Find Out Why Your Wi-Fi Won’t Cooperate
Wi-Fi is seen as an increasingly important feature in the office - and for good reason. How many of your meetings rely on members being able to connect a device to the network? How frequently do you find yourself pulling something up on your mobile device?
The fact of the matter is that the Internet has become too entwined in business processes for Wi-Fi to be considered anything less than a necessity. So the question now is how well does it work?
We’ve all encountered (or have known of someone who has) a “dead zone” in the middle of an important call. You know, those seemingly random areas that your phone loses cellular reception - for a while, nothing was more annoying when it came to our mobile phones - Verizon shaped an entire advertising campaign around it in 2009, spoofing horror movie tropes with threatening tales of dropped calls and lost reception.
The Problems with Wi-Fi
We’ve all experienced some issues with Wi-Fi, whether we are in our home or the workplace. In some areas, it works great, while others... not so much. Some rooms or corners may hardly get a signal at all. There may be times that a perfectly good Wi-Fi signal seems to slow to a crawl, similarly hampering your team’s ability to accomplish much of anything.
There are a variety of factors that can contribute to this. You may just not have enough capacity to support all of the devices connected to the signal, your router(s) is undersized, or you need to upgrade your Internet service itself. However, a very common issue is the simple fact that it isn’t difficult to interrupt a Wi-Fi signal, and within your office space there are plenty of potential obstructions to interfere with your signal.
What Can Interfere with My Wi-Fi?
Depending on your circumstances and environment, different factors may influence your business’ Wi-Fi. There isn’t a one-size-fits-all setup for wireless networks.
Interference from Other Devices
Other equipment and infrastructure can let out signals that don’t get along with Wi-Fi signals - including cell phones, LCD monitors, and the microwave in the break room. Even power cables can discharge enough interference if the voltage within them is high enough. Shifting the positioning of these devices, or applying shielding to them may help to improve transmission. Also keeping your access point elevated as high as you can, can give it cleared path by reducing potential blockage from other devices.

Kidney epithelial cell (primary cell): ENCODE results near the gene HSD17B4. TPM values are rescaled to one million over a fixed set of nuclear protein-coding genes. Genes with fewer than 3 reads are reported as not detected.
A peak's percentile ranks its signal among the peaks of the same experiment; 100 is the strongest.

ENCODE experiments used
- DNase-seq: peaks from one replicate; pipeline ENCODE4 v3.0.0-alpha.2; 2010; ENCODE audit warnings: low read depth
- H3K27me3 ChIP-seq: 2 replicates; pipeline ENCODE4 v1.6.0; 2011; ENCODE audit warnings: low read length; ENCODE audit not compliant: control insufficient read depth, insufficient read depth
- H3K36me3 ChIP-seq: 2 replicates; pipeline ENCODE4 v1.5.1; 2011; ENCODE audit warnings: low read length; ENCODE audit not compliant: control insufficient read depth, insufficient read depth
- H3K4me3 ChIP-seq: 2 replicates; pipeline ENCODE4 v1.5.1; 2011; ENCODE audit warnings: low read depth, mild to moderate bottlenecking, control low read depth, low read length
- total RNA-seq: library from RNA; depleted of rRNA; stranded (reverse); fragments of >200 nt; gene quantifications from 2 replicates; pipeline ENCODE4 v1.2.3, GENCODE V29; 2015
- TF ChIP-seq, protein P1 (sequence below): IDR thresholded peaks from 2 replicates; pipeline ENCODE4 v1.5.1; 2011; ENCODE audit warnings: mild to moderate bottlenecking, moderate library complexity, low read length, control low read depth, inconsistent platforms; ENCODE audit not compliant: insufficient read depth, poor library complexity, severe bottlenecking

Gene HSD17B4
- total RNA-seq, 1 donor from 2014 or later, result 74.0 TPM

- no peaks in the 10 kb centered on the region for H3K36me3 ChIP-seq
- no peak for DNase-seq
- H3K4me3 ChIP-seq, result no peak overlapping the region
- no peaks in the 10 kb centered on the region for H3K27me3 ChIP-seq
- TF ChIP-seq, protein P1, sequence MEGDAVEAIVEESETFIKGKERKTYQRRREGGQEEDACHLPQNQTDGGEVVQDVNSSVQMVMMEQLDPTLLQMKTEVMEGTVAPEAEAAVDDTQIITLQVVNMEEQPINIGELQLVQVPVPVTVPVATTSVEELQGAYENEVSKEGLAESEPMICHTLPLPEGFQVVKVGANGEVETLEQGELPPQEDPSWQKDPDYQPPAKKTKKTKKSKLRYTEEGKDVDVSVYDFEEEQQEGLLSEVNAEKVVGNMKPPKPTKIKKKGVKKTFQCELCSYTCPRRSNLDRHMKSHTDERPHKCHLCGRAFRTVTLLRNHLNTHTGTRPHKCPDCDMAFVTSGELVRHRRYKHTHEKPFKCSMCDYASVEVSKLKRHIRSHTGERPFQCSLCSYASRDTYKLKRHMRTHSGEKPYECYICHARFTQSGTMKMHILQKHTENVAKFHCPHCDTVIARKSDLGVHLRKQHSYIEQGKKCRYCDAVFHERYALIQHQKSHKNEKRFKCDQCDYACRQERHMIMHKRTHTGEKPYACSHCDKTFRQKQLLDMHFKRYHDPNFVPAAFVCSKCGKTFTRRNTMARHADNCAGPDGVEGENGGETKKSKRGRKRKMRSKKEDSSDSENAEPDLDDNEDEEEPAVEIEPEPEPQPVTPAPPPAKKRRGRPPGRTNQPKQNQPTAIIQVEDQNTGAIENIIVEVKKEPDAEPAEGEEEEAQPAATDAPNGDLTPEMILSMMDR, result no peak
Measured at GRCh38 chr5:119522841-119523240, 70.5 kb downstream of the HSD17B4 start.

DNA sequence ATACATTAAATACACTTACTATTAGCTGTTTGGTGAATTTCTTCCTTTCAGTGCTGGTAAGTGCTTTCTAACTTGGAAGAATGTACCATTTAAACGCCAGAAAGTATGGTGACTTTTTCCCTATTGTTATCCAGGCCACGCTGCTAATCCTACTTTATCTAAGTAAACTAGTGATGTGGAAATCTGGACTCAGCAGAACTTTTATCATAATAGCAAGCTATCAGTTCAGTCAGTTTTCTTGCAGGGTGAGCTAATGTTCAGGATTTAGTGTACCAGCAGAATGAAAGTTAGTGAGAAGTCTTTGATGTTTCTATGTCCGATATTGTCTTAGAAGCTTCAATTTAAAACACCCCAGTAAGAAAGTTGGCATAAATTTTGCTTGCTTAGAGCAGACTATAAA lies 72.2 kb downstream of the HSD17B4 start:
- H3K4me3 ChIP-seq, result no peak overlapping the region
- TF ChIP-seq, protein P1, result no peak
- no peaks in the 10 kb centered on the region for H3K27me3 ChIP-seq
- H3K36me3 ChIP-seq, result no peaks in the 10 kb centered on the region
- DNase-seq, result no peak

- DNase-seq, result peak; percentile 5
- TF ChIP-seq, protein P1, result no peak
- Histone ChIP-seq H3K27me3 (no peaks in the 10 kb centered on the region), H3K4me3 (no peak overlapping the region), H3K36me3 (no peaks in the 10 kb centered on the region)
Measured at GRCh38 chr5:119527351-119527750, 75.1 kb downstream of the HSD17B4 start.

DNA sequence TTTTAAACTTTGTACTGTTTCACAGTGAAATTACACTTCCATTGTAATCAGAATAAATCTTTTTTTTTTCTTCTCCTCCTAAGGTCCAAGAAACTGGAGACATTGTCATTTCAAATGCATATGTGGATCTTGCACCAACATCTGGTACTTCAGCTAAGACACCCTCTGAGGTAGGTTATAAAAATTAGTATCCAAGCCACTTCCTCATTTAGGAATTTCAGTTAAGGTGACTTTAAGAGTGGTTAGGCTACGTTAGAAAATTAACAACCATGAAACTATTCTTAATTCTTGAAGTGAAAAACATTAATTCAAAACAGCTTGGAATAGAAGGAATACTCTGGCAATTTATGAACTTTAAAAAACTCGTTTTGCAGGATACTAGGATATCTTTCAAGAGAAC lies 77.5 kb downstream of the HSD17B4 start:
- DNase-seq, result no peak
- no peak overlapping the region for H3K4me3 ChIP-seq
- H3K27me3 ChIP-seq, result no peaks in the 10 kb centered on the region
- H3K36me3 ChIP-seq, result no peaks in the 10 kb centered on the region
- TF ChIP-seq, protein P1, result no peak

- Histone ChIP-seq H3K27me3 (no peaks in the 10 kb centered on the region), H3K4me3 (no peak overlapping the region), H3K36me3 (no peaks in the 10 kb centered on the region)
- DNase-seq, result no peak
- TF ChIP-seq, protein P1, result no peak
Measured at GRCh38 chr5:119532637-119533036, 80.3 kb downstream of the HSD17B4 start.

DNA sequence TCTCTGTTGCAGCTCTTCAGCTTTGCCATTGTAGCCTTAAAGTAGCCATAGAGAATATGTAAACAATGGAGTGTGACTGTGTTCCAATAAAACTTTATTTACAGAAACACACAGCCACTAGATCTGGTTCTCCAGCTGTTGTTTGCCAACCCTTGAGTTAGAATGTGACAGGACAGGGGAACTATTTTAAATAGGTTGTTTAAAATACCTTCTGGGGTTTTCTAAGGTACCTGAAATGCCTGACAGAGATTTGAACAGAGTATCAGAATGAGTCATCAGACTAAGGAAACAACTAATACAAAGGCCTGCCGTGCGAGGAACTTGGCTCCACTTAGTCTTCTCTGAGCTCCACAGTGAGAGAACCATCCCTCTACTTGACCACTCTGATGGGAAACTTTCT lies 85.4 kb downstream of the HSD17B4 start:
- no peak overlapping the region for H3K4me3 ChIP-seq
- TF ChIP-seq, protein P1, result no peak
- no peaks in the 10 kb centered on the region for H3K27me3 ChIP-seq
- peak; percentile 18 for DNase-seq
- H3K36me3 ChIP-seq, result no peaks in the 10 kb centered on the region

A wireless network only reaches so far, thanks to attenuation, or the weakening of a signal over great distances. The more “oomph” that a system loses, the poorer the connection will be. Some fixes include adding additional routers or using signal repeaters.
Competition for Bandwidth
Wi-Fi routers separate their signals into different “channels” to communicate with different devices. Typically, only one device can talk to each channel at a time. To prevent this from interfering with your use of the device, you should try to spread your devices evenly across channels so there is minimal overlap.
Your Building Itself
Metal scaffolding, concrete floors, and lead paint remnants can all create connection issues for your business. Each of these materials (and many others) can be difficult for a Wi-Fi signal to penetrate, interfering with the signal quality. Relocate your routers to try and minimize any physical interference from structures.
Does Wi-Fi Really Matter All That Much?
Granted, all this may sound like I’m making a big deal out of a slight annoyance, but a poor Wi-Fi connection has the potential to make a big impact to your business. In fact, poor or unstable Wi-Fi is a big cause of Shadow IT in which team members bring in their own wireless router in an attempt to be productive. When they connect this unauthorized device to the network, they often break security protocols, risking exposing your network to intrusion.
Consider the prospect of bringing in a client for a meeting, only to have that client not be able to connect. Pretty embarrassing. I know a business owner who came to Datalyst after exactly that happened - this client even lost connection themselves during the meeting.
Survey as a Solution to Wireless Service Issues
We can offer you exactly what we offered this client, and many others: a wireless site survey.
Our wireless site surveys can help you identify how to best set up your networking equipment, based on the unique setup of your office - accounting for the span your network needs to reach, how many people will need access, and how secure it needs to be.
Datalyst is one of the few managed service providers to deliver this kind of insight, so don’t pass up the opportunity to make the most of your wireless network at no cost! To learn more, visit our Hardware Services page, for a variety of hardware, cabling and wireless solutions. Reach out to us directly by calling (774) 213-9701.